Radiant Barrier

DEFINITION
CONSIDERATIONS
COMMERCIAL STATUS
IMPLEMENTATION ISSUES
GUIDELINES

CSI Numbers:

07194 Radiant Barrier


DEFINITION:

A radiant barrier is a layer of metallic foil, reflective paint, or other reflective material that blocks radiated heat, assisting in the energy performance of a building


CONSIDERATIONS:

A radiant barrier is used in our area principally as a cooling strategy. Buildings gain heat in three ways – conduction, convection, and radiation. A radiant barrier is useful in preventing heat gain from radiation.

Emissivity is an indication of a surface’s ability to emit heat by radiation. The lower the emissivity, the better the radiant barrier qualities of a material. Emissivity is measured on a scale of zero to one. Most foil type radiant barriers have an emissivity of 0.05 or below, which means 95% of the radiant heat is being blocked.

A radiant barrier is typically placed beneath roofs in our area to block the heat gain radiating from hot roofs. Temperature reductions of 10 degrees or more are typical during peak summer days. The reduction of attic temperatures is considered less important in highly insulated attics (R-30 and higher), in respect to conduction through the ceiling. If air conditioning ductwork is located in the attic, lowering the attic temperature reduces heat gain on the ductwork.

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Radiant Barrier Satisfactory Satisfactory Satisfactory Satisfactory Satisfactory in most conditions Satisfactory
Satisfactory Satisfactory
Satisfactory in most conditions Satisfactory in most conditions
Satisfactory in Limited Conditions Satisfactory in Limited Conditions
Unsatisfactory or Difficult Unsatisfactory or Difficult


COMMERCIAL STATUS

TECHNOLOGY:

Well-developed.

SUPPLIERS:

Well-developed.

COST:

Radiant barrier varies according to the type of radiant barrier material selected, with lower costs around $0.10 per square foot. These costs do not include installation.


IMPLEMENTATION ISSUES

FINANCING:

Not an issue.

PUBLIC ACCEPTANCE:

There is moderate interest in radiant barriers among energy conscious buyers.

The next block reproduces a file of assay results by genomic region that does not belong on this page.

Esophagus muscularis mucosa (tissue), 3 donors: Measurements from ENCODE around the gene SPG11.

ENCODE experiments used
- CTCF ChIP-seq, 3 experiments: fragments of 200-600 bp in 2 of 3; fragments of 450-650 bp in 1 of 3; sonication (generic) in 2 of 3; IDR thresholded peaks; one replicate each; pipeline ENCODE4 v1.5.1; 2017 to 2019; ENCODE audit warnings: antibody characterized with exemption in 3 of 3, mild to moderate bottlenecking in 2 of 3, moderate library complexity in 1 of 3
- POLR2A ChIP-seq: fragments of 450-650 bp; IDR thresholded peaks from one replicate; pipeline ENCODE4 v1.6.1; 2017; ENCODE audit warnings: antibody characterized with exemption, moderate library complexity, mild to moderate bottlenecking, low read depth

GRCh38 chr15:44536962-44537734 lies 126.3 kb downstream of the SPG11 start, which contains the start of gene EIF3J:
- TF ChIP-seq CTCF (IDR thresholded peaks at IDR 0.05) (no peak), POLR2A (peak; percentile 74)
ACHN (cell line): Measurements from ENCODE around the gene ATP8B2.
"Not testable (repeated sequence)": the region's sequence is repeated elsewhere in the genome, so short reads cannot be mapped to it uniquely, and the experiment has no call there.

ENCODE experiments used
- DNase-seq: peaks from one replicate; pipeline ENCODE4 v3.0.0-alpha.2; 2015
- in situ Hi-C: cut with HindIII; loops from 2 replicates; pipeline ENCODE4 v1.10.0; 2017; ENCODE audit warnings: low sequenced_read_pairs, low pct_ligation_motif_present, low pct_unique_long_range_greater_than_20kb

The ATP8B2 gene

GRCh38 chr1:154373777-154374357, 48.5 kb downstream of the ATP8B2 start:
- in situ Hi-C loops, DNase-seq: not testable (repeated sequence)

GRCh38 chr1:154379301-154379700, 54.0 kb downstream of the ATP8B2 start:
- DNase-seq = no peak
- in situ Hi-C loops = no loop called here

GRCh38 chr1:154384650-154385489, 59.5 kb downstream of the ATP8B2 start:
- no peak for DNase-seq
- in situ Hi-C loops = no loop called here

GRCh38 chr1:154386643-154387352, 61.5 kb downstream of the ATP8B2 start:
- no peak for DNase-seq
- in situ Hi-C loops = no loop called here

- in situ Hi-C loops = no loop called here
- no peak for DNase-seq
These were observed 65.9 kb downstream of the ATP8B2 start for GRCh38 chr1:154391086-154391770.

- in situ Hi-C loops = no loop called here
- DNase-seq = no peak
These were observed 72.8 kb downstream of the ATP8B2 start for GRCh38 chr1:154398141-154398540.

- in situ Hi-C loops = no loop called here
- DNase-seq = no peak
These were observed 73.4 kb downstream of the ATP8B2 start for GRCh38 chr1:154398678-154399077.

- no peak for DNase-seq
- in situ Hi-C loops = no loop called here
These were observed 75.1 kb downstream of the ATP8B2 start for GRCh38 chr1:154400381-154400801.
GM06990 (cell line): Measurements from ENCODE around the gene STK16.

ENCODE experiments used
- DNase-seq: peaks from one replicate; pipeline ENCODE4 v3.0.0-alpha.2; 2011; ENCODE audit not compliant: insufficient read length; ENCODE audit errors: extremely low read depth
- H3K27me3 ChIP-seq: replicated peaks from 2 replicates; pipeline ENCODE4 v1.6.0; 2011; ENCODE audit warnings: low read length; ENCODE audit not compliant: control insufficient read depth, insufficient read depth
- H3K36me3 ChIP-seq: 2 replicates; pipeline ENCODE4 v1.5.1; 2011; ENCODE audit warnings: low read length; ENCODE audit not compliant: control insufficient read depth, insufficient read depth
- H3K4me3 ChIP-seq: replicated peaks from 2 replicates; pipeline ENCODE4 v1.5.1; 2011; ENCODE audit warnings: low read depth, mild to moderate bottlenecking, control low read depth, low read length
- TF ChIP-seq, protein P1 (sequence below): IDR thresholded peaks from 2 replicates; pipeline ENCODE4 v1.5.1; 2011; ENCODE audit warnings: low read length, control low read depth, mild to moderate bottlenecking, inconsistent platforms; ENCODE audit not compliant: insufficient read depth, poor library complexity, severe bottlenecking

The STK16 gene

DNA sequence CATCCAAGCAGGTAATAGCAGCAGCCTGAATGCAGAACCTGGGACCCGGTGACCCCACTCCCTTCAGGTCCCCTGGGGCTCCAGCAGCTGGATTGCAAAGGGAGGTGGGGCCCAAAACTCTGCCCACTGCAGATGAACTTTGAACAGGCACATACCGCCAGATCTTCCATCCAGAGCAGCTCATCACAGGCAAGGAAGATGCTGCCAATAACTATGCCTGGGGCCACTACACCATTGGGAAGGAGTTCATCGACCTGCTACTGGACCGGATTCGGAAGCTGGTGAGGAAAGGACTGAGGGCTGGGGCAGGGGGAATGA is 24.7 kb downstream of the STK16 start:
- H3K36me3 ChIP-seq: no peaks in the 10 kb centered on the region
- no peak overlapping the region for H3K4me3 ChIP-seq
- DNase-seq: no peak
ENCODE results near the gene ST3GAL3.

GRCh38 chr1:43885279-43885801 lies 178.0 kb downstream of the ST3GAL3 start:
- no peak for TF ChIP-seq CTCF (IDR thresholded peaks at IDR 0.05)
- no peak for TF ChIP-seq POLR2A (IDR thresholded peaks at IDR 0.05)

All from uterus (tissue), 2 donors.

REGULATORY:

Not an issue.


GUIDELINES

Radiant Barrier

An airspace must be adjacent to the radiant barrier for it to work. (This is true for all radiant barrier applications.)

1.1 Radiant barriers are available in several configurations:

Pre-applied to rigid insulation

Pre-aApplied to structural sheathing

  • The reflective surface is on one side and faces downward into the attic.

Reinforced sheet radiant barrier material – with and without perforations, and as one-sided and two-sided reflective surfaces

  • Can be draped over the top of the roof rafters. In this application, allow the material to drape downward 2 inches or so between the rafters to create an airspace on both sides of the radiant barrier material.The radiant barrier material can be applied to the underneath side of the rafters. In this location, an airspace will be present on both sides of the material and can be effectively combined with a ridge and soffit venting system.

Multiple layers.

  • One layer of a typical radiant barrier material will block 95% of radiant heat gain. A second layer for the purpose of blocking additional radiant gain blocks less than 5%.There is an added R-value due to dead air spaces between the layers.

Radiant barrier paints

  • Typically applied on the underside of existing roof decking.

1.2 Radiant barrier material applied over the top of the attic insulation.

There are several precautions for this type of installation.

  • Radiant barrier material can function as a vapor barrier. Therefore, use only perforated material in this application.
  • Dust accumulation on the radiant barrier material’s surface inhibits its performance. This is unavoidable in the flat location over insulation.
  • When the material is placed flat on the attic insulation, it can also be punctured or torn during any service work that may need to be done in the attic (i.e. ductwork).

1.3 Radiant barrier installation and characteristics:

Air tightness does not affect performance. Sealing seams is not necessary.

The radiant barrier material should be 99% aluminum and the emissivity value should be 2% to 5%.

Radiant barrier paints are available with reflectance as high as 85% (as of 2007), far superior to versions available just a few years earlier.